Where do you stand on sales positions that offer no base and are 100% commission?

Would you take a 100% commission business-to-business sales position?

I wouldn’t, nor will I take on any company that insists on such an out-dated pay structure. The turnover rates are just too high (something like 99% of commission-only sales reps fail to make a livable wage and are forced to leave for greener pastures) and it’s nearly impossible to find A Players willing to accept this type of position.

What’s more, those sales pros who do manage to succeed in a 100% commission sales job tend to be risk-takers with a strong entrepreneurial bent. They soon decide that they would be much better off putting their talents to work in their own ventures.

In short, the 100% commission sales position is a lose-lose proposition.

Curious to see how my position matched up with others in the business, I asked my LinkedIn connections for their views on whether or not a sales person who was unwilling to take a commission-only sales position was simply not hungry or motivated enough to generate revenues. The responses came in fast and furious, and it was soon apparent that I am not alone in my distaste for commission-only programs.

Notes one respondent: “…Great sales people are looking for companies that will invest in them in order for them to continue their successes. Like an all-star athlete negotiating the next contract, no one, especially with proven skills, will take the entire risk without a blanket… The player knows there is risk – in baseball, it might be a physical injury. In sales, the injury might be competitive pricing, customers losing budget, product failure, delivery failure, poor customer service, etc. such [that] the sales person can’t hit the ‘$15MM’ payout. There is no blanket for the rep. And, most likely, many other teams (companies) will gladly pay that All Star a market rate which then puts the original team at risk of losing not only the player, but the customers that player will attack. Pay your superstars and they will certainly pay you. After time, when they have made their mark, offer them the opportunity to move to 100% commission. If they don’t, it doesn’t mean they aren’t hungry and motivated. It means they are smart.”

Another respondent was a bit more judicious, noting that it depends upon what is being sold and the sales cycle: “If you are selling products/services that are a “one-call-close” (Insurance, Mary Kay, Amway), a 100% commission compensation system is the only one that makes sense. You can also go straight commission on products/services that have a short cycle like one or two months (Mortgages, Real estate) but the commission per sale needs to be substantial to carry folks through to the next sale. If you are dealing with long sales cycles (over three months) you will have to pay salary plus or your sales personnel will not be able to survive until the payday. It has nothing to do with dedication or hunger. It is really all about being able to support your family. In all cases the better performers enjoy the largest compensation.”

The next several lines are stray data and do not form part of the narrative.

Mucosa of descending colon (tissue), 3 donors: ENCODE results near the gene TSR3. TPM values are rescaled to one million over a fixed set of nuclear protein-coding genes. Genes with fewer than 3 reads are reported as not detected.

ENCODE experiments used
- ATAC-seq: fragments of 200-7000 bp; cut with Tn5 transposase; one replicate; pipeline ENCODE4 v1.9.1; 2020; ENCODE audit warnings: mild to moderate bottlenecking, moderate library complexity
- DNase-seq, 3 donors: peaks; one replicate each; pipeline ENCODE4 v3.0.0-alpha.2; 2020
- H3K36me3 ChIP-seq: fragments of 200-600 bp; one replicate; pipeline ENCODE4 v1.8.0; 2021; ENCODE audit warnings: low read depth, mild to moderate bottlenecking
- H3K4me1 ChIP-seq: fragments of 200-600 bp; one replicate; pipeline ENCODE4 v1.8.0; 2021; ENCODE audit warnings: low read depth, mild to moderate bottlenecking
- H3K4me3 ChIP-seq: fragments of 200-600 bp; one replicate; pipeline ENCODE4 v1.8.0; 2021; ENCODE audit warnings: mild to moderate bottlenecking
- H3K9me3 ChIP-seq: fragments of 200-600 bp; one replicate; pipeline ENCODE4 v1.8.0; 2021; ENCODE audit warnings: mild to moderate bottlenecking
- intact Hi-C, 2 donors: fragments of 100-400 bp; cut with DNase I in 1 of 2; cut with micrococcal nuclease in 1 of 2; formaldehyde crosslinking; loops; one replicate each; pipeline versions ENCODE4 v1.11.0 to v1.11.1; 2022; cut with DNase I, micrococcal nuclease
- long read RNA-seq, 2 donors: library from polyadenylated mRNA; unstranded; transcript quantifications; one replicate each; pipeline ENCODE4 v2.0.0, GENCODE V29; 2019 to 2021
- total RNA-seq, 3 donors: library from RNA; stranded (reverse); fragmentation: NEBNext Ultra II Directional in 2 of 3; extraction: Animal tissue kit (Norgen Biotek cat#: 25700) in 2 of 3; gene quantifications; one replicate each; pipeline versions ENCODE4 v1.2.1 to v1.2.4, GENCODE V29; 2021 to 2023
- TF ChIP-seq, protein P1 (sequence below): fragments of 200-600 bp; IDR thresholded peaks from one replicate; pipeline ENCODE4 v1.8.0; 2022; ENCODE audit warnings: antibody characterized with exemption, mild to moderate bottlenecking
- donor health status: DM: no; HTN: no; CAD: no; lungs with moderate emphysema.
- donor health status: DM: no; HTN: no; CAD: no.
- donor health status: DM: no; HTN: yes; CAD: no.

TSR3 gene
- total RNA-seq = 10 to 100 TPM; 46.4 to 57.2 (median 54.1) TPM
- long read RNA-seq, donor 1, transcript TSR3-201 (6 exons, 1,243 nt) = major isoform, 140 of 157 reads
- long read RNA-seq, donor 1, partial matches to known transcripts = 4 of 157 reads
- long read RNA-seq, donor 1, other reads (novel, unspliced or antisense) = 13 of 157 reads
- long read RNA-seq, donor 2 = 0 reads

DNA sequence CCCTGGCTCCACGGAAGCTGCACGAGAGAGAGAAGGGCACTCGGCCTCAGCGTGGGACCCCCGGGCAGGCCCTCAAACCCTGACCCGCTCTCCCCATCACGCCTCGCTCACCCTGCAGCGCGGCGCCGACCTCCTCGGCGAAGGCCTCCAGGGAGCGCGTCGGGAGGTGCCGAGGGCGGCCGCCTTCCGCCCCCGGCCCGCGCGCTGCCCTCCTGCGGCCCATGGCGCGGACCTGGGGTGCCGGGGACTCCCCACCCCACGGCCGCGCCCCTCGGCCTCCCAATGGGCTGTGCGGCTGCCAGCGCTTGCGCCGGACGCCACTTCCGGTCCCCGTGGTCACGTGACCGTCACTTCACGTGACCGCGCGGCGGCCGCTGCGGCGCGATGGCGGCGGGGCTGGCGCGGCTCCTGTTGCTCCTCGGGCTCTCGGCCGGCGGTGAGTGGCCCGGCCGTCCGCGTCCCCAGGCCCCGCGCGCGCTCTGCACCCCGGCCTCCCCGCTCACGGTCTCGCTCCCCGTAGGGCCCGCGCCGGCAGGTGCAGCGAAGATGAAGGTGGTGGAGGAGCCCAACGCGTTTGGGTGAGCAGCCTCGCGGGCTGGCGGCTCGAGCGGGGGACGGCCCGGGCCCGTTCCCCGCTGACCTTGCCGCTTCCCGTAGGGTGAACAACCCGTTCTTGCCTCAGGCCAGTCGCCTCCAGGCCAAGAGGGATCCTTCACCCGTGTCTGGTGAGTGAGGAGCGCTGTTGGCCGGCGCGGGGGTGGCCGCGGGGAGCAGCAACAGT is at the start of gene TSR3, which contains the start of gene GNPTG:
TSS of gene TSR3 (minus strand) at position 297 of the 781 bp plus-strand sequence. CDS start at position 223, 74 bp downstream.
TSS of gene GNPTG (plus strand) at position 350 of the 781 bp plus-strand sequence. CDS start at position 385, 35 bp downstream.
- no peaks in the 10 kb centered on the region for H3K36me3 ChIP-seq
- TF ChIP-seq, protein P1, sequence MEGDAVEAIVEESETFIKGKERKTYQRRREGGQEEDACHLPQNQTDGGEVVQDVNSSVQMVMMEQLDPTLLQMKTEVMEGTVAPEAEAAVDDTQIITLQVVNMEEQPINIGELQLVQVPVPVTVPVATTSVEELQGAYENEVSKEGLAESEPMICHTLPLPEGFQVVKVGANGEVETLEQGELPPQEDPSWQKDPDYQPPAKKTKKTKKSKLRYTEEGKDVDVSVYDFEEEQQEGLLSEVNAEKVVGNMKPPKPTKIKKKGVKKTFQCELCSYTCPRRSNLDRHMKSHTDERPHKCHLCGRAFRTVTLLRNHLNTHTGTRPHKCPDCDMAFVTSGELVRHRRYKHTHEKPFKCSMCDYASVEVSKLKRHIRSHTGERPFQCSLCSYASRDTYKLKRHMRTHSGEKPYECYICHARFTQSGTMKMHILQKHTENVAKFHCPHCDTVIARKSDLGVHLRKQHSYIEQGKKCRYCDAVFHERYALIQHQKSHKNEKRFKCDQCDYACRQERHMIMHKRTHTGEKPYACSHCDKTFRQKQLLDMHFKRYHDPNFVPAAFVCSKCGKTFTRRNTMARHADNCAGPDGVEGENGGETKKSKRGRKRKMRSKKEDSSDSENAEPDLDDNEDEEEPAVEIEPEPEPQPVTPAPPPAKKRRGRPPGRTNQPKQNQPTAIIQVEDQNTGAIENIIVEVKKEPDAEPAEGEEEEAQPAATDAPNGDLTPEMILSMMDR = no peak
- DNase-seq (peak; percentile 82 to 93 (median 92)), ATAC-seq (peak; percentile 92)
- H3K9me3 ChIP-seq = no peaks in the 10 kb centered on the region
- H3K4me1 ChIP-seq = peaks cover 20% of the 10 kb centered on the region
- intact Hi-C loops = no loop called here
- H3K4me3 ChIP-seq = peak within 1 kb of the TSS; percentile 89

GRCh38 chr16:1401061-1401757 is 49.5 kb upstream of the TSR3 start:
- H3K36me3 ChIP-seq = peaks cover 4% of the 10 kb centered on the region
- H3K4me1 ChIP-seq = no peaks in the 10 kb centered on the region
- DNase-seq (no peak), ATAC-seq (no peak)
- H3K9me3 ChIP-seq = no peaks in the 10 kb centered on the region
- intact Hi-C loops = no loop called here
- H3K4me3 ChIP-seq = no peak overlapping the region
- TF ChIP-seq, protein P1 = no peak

So where do you stand on the issue?

7 thoughts on “Where do you stand on sales positions that offer no base and are 100% commission?”

  1. I believe the comments about this subject are right on the mark, companies that just pay on a commission only basis or as some of them hid it in a guaranteed draw which in reality is “you’re only as good as last week/month are taking advantage of salespeople and not rewarding them with a blanket of protection, which should be provided to hard working employees.

  2. 100% commission us very old-school. It demonstrates that what you are selling is a commodity product that should be sold over the internet or through catalogs. Personally, I would even consider residential real estate a commodity sale.
    If a business wants:
    -Long term Sustainability (meaning that the sales people can support their family and you have less than 10% sales person failure) so you can invest in your sales force.
    -Long term Loyalty (meaning, the best won’t jump ship for the competition or go into business for themselves), and
    -Long term Stability (able to retain the best even in tough market conditions) delivering consistent results,
    Then a 100% commission sales plan is NOT the answer. It works against the above objectives. It only works for business models where you essentially need a breathing body, where nano-second sales cycles are the norm, and where having 90-100% sales rep annual (in some cases monthly) turnover doesn’t hurt due to the low investment in the reps (Insurance, cars, telesales, Amway, real estate, door to door, get rich scheme du jour..etc)